When the draw was made for the final Major of the year in New York in August 2016, the two men who had battled for supremacy for much of the year, No1 Novak Djokovic and No2 Andy Murray, were the top seeds, and would collide by the end of the season to determine who would start 2017 as No1. It was Murray, top of the pile for the first time.
Nowhere to be seen as 2016 played out to its conclusion were Roger Federer and Rafael Nadal, both withdrawing from the tour for extended periods with injury.
But in 2017, there has been extraordinary reversal of fortune.
That season-long battle between Djokovic and Murray left a legacy, with Djokovic plagued by arm and shoulder niggles, struggling with form and confidence, and then splitting with his long-standing coaching team. He drew a line under his season after Wimbledon.
Murray contracted shingles at the start of the year, picked up an elbow injury, and looked weary in both mind and body for much of the year. Come the grass season, he limped his way to the Wimbledon quarters and has not played since.
Meanwhile, the reinvigorated and rested former No1s and former US Open champions, Federer and Nadal, cut a swathe through the season to win all three Majors plus four Masters titles—and another ATP 500 title apiece.
The result is that Federer, who began 2017 ranked No17, is now at No3 and challenging to regain the No1 ranking for the first time in almost five years. And Nadal, who started the year at No9, has this week claimed the top spot for the first time in over three years, pushing Murray down to No2.
And that sets up a three-way clash for the top in New York, and perhaps as intense a race to the end-of-year No1 as Murray and Djokovic played last year. For Federer trails Murray by only five points, and has nothing at all to defend for the rest of the year, while Nadal won only five matches from his first round in New York until the end of the year. Murray, however, went unbeaten through five tournaments up to and including the World Tour Finals.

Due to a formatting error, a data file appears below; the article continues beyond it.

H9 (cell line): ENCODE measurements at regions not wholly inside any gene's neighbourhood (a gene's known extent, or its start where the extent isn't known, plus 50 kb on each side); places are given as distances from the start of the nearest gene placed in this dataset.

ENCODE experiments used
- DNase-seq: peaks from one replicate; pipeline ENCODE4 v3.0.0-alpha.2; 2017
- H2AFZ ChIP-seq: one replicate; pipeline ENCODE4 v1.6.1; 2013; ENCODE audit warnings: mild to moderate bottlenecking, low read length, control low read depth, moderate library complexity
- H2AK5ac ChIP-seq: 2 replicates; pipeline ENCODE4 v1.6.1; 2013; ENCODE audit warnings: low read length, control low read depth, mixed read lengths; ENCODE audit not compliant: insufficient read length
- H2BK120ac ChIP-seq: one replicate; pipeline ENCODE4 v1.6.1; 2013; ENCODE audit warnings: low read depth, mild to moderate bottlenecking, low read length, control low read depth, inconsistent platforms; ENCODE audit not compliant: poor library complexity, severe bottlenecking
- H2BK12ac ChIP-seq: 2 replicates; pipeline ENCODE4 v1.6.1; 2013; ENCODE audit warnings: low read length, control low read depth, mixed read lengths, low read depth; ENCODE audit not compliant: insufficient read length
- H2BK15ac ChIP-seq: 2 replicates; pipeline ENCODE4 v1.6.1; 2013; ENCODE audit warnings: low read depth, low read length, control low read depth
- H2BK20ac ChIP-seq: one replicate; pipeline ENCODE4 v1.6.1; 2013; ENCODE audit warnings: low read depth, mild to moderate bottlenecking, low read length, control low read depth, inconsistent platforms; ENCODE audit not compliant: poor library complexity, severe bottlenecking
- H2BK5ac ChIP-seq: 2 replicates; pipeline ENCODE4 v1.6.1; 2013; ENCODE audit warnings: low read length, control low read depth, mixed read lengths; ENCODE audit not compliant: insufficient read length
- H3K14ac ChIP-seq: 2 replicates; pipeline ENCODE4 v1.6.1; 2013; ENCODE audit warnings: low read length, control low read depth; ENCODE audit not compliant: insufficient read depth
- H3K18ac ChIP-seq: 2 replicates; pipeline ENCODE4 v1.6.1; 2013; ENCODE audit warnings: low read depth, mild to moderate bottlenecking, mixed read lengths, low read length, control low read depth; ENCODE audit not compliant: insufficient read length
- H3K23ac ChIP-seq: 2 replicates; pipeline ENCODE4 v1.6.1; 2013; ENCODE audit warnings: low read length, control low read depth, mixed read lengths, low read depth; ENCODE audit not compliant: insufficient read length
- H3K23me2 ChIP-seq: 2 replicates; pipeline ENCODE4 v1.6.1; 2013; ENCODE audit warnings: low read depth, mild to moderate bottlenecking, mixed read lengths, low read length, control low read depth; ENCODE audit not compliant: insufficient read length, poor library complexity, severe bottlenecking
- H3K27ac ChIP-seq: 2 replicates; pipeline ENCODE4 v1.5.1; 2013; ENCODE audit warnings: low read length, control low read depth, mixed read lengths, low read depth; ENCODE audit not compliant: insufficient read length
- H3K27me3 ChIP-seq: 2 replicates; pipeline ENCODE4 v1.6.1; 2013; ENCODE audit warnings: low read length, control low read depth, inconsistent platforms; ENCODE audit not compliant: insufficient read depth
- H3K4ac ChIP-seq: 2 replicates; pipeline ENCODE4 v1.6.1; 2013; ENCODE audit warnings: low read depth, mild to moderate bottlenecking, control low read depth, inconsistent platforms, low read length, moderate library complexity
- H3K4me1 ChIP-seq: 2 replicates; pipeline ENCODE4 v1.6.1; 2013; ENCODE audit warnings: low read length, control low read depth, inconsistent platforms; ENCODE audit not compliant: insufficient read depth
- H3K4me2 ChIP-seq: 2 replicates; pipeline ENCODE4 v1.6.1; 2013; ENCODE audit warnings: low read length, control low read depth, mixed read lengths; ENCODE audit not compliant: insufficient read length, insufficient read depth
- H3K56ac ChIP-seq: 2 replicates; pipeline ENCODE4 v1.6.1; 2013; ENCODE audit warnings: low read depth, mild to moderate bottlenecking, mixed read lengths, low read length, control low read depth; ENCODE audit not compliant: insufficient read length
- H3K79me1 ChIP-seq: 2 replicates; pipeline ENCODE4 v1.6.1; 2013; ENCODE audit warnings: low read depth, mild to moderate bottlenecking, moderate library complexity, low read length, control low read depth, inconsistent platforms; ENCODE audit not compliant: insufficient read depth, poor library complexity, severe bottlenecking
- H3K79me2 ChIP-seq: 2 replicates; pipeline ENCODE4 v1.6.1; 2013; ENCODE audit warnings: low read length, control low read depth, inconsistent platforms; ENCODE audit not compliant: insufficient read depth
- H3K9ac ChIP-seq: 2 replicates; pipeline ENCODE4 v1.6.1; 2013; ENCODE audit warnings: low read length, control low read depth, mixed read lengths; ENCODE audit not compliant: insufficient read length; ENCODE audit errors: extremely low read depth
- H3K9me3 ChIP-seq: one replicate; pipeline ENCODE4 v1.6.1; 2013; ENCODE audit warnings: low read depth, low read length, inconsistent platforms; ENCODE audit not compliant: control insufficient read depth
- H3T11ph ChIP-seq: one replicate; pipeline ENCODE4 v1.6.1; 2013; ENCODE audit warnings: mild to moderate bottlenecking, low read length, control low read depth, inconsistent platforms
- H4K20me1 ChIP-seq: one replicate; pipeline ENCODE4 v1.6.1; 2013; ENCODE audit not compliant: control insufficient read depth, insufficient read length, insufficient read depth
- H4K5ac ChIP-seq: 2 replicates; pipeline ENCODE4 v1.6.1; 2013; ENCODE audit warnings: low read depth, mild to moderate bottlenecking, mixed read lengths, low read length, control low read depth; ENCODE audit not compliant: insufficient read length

But it is not just last year’s runner-up Djokovic who has drawn a line under his season. The man who beat him to last year’s title, No4 Stan Wawrinka, and No10 Kei Nishikori have done the same.
No11 Milos Raonic is also a late casualty, and that means there is a very real chance for some of the impressive younger stars to consolidate fine results and ranking rises on the biggest of stages.
Alexander Zverev was seeded No27 a year ago when still a teenager. But he has since risen to a career-high No6 this week on the back of a second Masters title in Montreal.
Meanwhile Grigor Dimitrov, after a slip in form last year, has come back into contention to nab a valuable top-eight spot, and as luck would have it, he has fallen into Nadal’s quarter—and few will forget how close he came to denying the Spaniard in the semis of the Australian Open. Should he need any more of a confidence boost, it came last week with his first Masters title in Cincinnati.
In that final, Dimitrov beat the flamboyant shot-maker Nick Kyrgios, who made the quarter-finals in his first Wimbledon appearance at age 19, and then the quarters at the Australian Open the next January. After repeated dips in confidence and injury problems, he fired off three titles last year to reach No13, and continued this year with wins over Djokovic, almost beating Federer in Miami, and playing some stunning tennis to down a stream of tough opponents in Cincinnati. In short, when he is good, he is very, very good.